Honda Motor Co Plans to Partner with Electronics Giant Sony on a New Electric Vehicle Joint Venture
【Summary】Japan’s Honda Motor Co and electronics company Sony have signed a memorandum of understanding (MoU) to establish a new joint venture company to develop and sell electric vehicles and provide mobility services. The agreement would see a legacy automaker developing high tech electric vehicles with a company outside of the auto industry. iPhone maker Apple Inc is seeking a similar partnership for its rumored "Apple Car" project.
Japan's Honda Motor Co and electronics company Sony have signed a memorandum of understanding (MoU) to establish a new joint venture company to develop and sell electric vehicles and provide mobility services. The agreement is one of the first of its kind in the industry and would see a legacy automaker developing high tech electric vehicles with a company outside of the auto industry.
The two companies will proceed with negotiations with the goal of reaching binding agreements by the end of the year, pending regulatory approvals.
As the auto industry moves towards electrification, mechanical systems in vehicles are being replaced with electrical components. Modern vehicles are essentially becoming smartphones on wheels packed with electronics.
Honda's joint venture with Sony pair's the automaker's manufacturing strength and after sales experience with Sony's expertise in the development and application of imaging, sensing, telecommunication, network, and entertainment technologies, all of which will be included in future vehicles, including those capable of autonomous driving.
"The New Company will aim to stand at the forefront of innovation, evolution, and expansion of mobility around the world, by taking a broad and ambitious approach to creating value that exceeds the expectations and imagination of customers," says Toshihiro Mibe, Director, President, Representative Executive Officer and CEO, Honda Motor Co. "Although Sony and Honda are companies that share many historical and cultural similarities, our areas of technological expertise are very different. Therefore, I believe this alliance which brings together the strengths of our two companies offers great possibilities for the future of mobility."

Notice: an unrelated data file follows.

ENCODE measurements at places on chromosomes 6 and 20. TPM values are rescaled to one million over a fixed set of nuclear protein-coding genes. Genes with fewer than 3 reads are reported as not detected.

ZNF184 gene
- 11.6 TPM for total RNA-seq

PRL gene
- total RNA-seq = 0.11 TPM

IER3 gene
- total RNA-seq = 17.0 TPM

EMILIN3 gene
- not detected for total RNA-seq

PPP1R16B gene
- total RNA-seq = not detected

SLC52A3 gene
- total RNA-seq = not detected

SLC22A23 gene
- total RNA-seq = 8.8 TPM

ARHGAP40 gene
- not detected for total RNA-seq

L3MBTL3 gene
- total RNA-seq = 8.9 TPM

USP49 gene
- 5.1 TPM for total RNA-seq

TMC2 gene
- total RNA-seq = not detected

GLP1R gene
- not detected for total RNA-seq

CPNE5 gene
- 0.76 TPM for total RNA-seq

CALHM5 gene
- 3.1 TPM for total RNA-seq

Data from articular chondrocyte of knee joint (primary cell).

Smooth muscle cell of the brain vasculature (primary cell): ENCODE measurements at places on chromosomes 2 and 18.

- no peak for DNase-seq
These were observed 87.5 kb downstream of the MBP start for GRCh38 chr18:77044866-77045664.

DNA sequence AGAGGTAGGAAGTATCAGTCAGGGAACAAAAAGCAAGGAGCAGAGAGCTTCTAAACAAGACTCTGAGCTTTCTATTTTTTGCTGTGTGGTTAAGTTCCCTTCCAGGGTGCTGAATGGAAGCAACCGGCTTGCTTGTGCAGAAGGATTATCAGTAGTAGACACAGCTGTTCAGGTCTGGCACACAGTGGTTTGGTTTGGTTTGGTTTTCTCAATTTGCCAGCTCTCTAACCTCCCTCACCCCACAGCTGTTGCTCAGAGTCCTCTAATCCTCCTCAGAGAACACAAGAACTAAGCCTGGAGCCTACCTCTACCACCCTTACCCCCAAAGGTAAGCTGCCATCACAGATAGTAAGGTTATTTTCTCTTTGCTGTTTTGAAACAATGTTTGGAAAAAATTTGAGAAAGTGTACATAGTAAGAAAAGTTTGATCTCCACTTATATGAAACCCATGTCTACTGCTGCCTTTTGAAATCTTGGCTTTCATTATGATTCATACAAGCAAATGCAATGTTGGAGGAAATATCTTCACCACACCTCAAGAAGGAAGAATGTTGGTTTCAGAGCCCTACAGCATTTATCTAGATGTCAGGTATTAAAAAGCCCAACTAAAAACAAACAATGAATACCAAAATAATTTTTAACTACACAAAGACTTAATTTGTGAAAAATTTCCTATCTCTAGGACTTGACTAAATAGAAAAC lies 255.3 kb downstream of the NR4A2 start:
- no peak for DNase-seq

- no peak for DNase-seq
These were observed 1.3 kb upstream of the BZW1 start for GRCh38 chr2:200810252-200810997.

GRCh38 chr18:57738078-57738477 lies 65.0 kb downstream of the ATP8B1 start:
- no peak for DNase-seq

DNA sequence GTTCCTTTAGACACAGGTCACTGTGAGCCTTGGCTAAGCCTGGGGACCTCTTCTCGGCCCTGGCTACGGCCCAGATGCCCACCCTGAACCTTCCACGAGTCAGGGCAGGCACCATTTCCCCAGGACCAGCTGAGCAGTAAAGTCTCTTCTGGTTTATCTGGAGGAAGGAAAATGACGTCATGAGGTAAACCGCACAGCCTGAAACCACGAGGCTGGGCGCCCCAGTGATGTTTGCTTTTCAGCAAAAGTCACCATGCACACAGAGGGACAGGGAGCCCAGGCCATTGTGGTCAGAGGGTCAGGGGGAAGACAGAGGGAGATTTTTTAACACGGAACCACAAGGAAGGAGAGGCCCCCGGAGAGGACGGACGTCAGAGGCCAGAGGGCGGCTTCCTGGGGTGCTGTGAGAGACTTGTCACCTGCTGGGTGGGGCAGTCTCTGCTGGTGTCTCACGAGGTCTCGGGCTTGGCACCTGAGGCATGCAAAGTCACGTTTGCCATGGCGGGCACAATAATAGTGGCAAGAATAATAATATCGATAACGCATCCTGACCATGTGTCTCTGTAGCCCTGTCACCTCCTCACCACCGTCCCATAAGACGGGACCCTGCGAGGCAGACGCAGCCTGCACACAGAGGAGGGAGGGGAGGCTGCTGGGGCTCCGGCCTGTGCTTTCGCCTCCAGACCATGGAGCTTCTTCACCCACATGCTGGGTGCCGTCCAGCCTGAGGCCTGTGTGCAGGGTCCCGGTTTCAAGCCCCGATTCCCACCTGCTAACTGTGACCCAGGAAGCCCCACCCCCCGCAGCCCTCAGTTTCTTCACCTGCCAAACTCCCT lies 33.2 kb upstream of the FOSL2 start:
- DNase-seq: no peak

Sales of the first EV model from Honda and Sony's new joint venture company are expected to start in 2025.
As part of the MoU, the joint venture company is expected to plan, design, develop, and sell the EVs, but not own and operate manufacturing facilities. Although Honda is expected to be responsible for manufacturing the first EV model at one of its state-of-the-art manufacturing plants. While Sony is expected to develop a mobility service platform for the vehicle.
"Sony's Purpose is to ‘fill the world with emotion through the power of creativity and technology," said Kenichiro Yoshida, Representative Corporate Executive Officer, Chairman, President and CEO, Sony Group. "Through this alliance with Honda, which has accumulated extensive global experience and achievements in the automobile industry over many years and continues to make revolutionary advancements in this field, we intend to build on our vision to ‘make the mobility space an emotional one,' and contribute to the evolution of mobility centered around safety, entertainment and adaptability."